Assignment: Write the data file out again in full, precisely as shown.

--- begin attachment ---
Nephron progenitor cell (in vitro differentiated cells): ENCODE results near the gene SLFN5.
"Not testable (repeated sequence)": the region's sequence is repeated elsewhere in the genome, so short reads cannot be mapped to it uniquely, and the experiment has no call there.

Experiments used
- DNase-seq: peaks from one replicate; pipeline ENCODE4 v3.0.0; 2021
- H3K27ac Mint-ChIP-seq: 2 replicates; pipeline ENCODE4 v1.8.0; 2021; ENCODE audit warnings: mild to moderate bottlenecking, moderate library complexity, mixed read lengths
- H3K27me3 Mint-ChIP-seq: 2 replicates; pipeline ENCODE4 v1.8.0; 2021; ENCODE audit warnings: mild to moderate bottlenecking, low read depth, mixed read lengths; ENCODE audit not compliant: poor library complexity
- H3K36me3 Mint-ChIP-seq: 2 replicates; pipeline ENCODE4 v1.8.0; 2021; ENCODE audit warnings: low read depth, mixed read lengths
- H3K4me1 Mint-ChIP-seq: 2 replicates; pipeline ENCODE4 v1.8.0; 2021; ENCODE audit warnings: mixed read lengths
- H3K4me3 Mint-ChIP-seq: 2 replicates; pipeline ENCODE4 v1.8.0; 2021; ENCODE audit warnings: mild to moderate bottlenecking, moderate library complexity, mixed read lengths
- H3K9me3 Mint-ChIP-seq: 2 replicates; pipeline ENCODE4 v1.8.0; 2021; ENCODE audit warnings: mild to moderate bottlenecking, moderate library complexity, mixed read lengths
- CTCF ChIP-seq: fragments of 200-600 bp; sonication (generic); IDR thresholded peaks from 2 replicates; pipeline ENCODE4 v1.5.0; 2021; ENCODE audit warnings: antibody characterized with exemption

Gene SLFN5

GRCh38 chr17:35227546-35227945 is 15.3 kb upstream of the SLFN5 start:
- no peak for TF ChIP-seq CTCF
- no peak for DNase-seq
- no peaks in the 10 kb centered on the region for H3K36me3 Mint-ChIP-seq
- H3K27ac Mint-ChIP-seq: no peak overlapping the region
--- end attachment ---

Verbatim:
Nephron progenitor cell (in vitro differentiated cells): ENCODE results near the gene SLFN5.
"Not testable (repeated sequence)": the region's sequence is repeated elsewhere in the genome, so short reads cannot be mapped to it uniquely, and the experiment has no call there.

Experiments used
- DNase-seq: peaks from one replicate; pipeline ENCODE4 v3.0.0; 2021
- H3K27ac Mint-ChIP-seq: 2 replicates; pipeline ENCODE4 v1.8.0; 2021; ENCODE audit warnings: mild to moderate bottlenecking, moderate library complexity, mixed read lengths
- H3K27me3 Mint-ChIP-seq: 2 replicates; pipeline ENCODE4 v1.8.0; 2021; ENCODE audit warnings: mild to moderate bottlenecking, low read depth, mixed read lengths; ENCODE audit not compliant: poor library complexity
- H3K36me3 Mint-ChIP-seq: 2 replicates; pipeline ENCODE4 v1.8.0; 2021; ENCODE audit warnings: low read depth, mixed read lengths
- H3K4me1 Mint-ChIP-seq: 2 replicates; pipeline ENCODE4 v1.8.0; 2021; ENCODE audit warnings: mixed read lengths
- H3K4me3 Mint-ChIP-seq: 2 replicates; pipeline ENCODE4 v1.8.0; 2021; ENCODE audit warnings: mild to moderate bottlenecking, moderate library complexity, mixed read lengths
- H3K9me3 Mint-ChIP-seq: 2 replicates; pipeline ENCODE4 v1.8.0; 2021; ENCODE audit warnings: mild to moderate bottlenecking, moderate library complexity, mixed read lengths
- CTCF ChIP-seq: fragments of 200-600 bp; sonication (generic); IDR thresholded peaks from 2 replicates; pipeline ENCODE4 v1.5.0; 2021; ENCODE audit warnings: antibody characterized with exemption

Gene SLFN5

GRCh38 chr17:35227546-35227945 is 15.3 kb upstream of the SLFN5 start:
- no peak for TF ChIP-seq CTCF
- no peak for DNase-seq
- no peaks in the 10 kb centered on the region for H3K36me3 Mint-ChIP-seq
- H3K27ac Mint-ChIP-seq: no peak overlapping the region